The Industrial US$30bn pressure sensitive material market is global, diverse and fragmented. The technology prevails across a wide range of markets and applications. Scapa's strategy has been to focus on selected markets where we have competitive technologies or positions. Our target markets are: Construction, Consumer, Cable, Automotive and Specialty. In the Construction and Consumer markets, which are primarily business to consumer (B2C), we leverage our strong brand recognition as well as a broad product portfolio to meet the evolving need of the markets. These segments continue to require safer, temperature-resistant bonding solutions that are both compatible with next-generation materials and comply with increasingly stringent regulatory codes. To remain competitive, our customers require increasingly accelerated new product development, product availability and regional support. The Cable, Automotive and Specialty markets are primarily business to business (B2B) dealing with major global OEMs. The products are designed into an application based on specific technical requirements. The customers require significant technical and global support. Despite our size relative to the overall market, Scapa is one of largest and few companies with a global footprint to support the OEMs.

 

Strategy

At the core of our Healthcare strategy is a portfolio of customers who are global leaders in their categories. Our long partnerships and knowledge of our customers give us a unique understanding of their needs. We have leveraged our leadership in adhesive technology to expand our value proposition both in products and services, and expanded into liquids, powders and gels through the acquisition of BioMed in March 2018. Driven by macro and structural changes in the MedTech market, many of our customers are evaluating their supply chain strategy including innovation. We are seeing increasing evidence that many of our customers will rely on their trusted partners to accelerate their strategic transition to focus on their core competences and outsource. We believe that Scapa is well placed to play across the full outsourced spectrum:

 

•     driving innovation through our R&D teams;

•     leveraging our manufacturing know-how;

•     shortening development and launch timelines for new products; and

•     providing uncompromising focus on quality and regulatory expertise.

 

Our growth opportunities beyond the organic market growth are: i) significant opportunities for further technology transfers with our customers; ii) acquisition of additional technologies beyond adhesives and topical products; and iii) NPDs leveraging our technology transfer platforms in our new regional centres of excellence as customers look to accelerate their innovation cycle which will also improve our margin profile.

 

In Industrial our self-help strategy continues to deliver improvement in margin and return on capital employed. As we optimise our portfolio we see a number of opportunities in the niche markets where we have a competitive advantage. We are one of the few global players in a pressure sensitive material market with the broadest portfolio of adhesive technologies. We are focused on five key segments where we have unique value proposition. We participate in the Automotive segment primarily through our wire harness products where we see further opportunities from increased demand for technologies to support electric vehicles. In Construction, we have European and US franchises with strong brands and established distribution networks of builder merchants and distributors. In Europe, France in particular, we trade under the Barnier® brand which is synonymous with PVC tapes. In North America we trade under Polyflex™ which is a market leader in polyethylene tapes. We are also a leader in the Cable market where our water blocking products are sold to leading cable companies. In addition, we have a portfolio of products under Specialty Products including our Renfrew Pro™ Hockey Tape which is used by every professional hockey team in North America, and in Consumer we have been setting the standard for specialised consumer tapes for decades by leveraging our technical expertise and experience.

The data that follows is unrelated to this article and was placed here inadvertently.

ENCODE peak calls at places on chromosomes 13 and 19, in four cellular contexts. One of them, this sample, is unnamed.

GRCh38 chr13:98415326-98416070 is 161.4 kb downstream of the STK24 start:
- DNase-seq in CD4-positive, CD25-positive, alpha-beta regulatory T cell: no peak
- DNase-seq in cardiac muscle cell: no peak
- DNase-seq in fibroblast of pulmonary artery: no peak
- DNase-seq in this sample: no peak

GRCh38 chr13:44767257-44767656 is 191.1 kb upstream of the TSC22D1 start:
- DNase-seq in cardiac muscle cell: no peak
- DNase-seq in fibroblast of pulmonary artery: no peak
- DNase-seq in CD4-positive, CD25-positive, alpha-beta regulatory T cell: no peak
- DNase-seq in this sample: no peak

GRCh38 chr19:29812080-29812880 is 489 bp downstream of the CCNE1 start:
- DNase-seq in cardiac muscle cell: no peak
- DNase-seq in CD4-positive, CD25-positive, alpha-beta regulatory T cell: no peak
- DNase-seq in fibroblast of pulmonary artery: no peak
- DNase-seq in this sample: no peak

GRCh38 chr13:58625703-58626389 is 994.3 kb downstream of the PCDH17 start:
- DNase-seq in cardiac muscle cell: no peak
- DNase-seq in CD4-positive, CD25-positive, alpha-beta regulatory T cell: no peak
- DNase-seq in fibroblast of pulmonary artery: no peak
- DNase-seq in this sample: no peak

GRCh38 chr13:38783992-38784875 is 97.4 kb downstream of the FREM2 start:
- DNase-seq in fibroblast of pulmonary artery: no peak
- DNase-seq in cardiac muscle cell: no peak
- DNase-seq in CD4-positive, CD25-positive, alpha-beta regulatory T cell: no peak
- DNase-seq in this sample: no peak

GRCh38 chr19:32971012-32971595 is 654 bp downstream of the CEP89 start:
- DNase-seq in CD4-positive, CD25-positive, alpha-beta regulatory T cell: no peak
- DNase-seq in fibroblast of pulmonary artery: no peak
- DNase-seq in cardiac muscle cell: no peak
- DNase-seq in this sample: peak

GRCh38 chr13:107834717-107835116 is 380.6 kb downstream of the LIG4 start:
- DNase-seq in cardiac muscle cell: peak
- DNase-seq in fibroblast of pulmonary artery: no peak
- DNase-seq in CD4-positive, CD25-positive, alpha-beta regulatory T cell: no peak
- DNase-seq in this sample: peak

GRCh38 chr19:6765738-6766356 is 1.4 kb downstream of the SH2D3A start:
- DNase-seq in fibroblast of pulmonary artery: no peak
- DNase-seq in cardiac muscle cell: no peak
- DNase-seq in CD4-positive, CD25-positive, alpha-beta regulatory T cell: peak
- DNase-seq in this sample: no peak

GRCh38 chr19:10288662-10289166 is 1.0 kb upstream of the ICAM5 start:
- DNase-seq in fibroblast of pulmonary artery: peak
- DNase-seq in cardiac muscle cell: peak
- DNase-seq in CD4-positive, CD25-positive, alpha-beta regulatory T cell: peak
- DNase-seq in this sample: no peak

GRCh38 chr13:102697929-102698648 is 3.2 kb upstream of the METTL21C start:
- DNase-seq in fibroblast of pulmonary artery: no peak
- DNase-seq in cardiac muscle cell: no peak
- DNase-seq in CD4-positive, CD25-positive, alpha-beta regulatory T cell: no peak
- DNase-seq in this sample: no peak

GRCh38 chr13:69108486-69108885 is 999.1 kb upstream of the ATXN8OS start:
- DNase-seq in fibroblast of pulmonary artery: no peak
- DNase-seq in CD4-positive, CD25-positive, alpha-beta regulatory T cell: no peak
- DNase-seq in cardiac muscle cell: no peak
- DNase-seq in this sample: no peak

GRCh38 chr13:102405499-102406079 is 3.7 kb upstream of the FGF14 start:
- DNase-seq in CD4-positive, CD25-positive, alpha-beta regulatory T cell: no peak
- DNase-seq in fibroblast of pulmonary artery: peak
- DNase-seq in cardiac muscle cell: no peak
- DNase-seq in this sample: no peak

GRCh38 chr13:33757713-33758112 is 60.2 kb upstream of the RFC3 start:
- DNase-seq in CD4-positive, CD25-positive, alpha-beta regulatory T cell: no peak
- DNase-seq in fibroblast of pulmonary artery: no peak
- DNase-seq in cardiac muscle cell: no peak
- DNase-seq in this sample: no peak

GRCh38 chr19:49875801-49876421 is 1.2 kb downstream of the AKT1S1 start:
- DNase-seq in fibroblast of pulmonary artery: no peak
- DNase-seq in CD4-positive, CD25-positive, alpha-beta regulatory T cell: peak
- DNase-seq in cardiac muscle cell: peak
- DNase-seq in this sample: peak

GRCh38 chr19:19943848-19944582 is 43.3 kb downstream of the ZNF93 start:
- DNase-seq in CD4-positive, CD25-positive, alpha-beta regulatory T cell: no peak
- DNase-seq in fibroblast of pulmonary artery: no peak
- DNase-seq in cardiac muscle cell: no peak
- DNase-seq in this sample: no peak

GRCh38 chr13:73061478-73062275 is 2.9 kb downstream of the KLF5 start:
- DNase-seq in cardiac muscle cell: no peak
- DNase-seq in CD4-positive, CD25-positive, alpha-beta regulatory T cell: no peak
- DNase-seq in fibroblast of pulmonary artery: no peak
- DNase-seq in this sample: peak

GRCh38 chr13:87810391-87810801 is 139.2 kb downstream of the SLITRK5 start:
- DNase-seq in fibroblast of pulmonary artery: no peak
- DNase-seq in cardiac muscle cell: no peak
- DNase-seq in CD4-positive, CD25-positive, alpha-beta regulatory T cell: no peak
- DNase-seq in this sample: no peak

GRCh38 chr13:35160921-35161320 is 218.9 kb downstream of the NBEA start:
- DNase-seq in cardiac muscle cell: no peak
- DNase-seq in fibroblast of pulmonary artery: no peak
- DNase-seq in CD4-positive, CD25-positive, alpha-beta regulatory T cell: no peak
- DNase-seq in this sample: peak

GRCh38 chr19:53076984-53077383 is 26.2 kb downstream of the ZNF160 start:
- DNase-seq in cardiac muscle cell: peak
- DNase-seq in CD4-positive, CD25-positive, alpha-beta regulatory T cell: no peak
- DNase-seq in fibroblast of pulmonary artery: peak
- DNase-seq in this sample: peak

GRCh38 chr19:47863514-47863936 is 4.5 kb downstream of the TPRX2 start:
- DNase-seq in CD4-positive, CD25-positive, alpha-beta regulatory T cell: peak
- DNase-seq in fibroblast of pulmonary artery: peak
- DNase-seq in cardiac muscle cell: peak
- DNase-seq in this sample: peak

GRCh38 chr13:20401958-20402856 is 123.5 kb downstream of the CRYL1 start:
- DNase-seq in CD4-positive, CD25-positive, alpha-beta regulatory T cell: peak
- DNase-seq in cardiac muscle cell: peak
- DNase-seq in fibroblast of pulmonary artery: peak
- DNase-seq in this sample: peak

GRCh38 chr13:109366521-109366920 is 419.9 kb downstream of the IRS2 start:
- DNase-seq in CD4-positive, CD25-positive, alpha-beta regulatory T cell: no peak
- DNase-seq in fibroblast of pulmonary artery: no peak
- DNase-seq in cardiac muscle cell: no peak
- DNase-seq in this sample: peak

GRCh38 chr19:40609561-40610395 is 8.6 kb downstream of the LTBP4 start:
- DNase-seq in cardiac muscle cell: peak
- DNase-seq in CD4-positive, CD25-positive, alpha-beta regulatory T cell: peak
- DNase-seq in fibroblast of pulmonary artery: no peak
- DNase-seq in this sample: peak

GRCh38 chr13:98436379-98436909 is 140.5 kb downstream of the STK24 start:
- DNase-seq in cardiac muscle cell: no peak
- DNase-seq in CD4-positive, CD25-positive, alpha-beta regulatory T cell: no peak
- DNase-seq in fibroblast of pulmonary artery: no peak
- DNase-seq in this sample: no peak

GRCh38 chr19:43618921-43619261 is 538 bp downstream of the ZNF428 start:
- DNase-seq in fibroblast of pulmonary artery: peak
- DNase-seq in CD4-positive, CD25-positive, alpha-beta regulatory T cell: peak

Progress

We have transformed a European Industrial tape company into a Group with two balanced businesses that are global and market leaders. We have built an exciting healthcare platform that started as a PowerPoint presentation. Our Industrial business is now a truly global business that is highly profitable and cash generative.

 

I believe that the next phase of Scapa's journey will be equally exciting and rewarding. We have a clear strategic blueprint for both Healthcare and Industrial. More importantly, the foundations are in place. Our strategy has always been based on the people and our entrepreneurial culture which has enabled us to adapt to the many changes and challenges we face. The Scapa Way and our Ten Guiding Principles ensure that we will continue to focus on value creation underpinned by integrity and compliance. As we enter the next phase, we have refreshed and strengthened our Leadership Team. We have the right people in the right place with the right experiences. I am confident that we will continue to meet the challenge.

 

 

 

Operational review - Healthcare

 

Overview

Scapa Healthcare continues to lead as a trusted strategic outsource partner of choice, providing turn-key solutions into three target markets: Advanced Wound Care, Consumer Wellness and Medical Device Fixation.

 

Through innovation, expertise and alignment of our core values, we support leading healthcare companies through their growth challenges by developing and manufacturing innovative skin friendly fixation devices and topical skin care solutions. Our deep understanding of the markets we serve and our strategic relationship with our customers enabled us to deliver another year of profitable growth.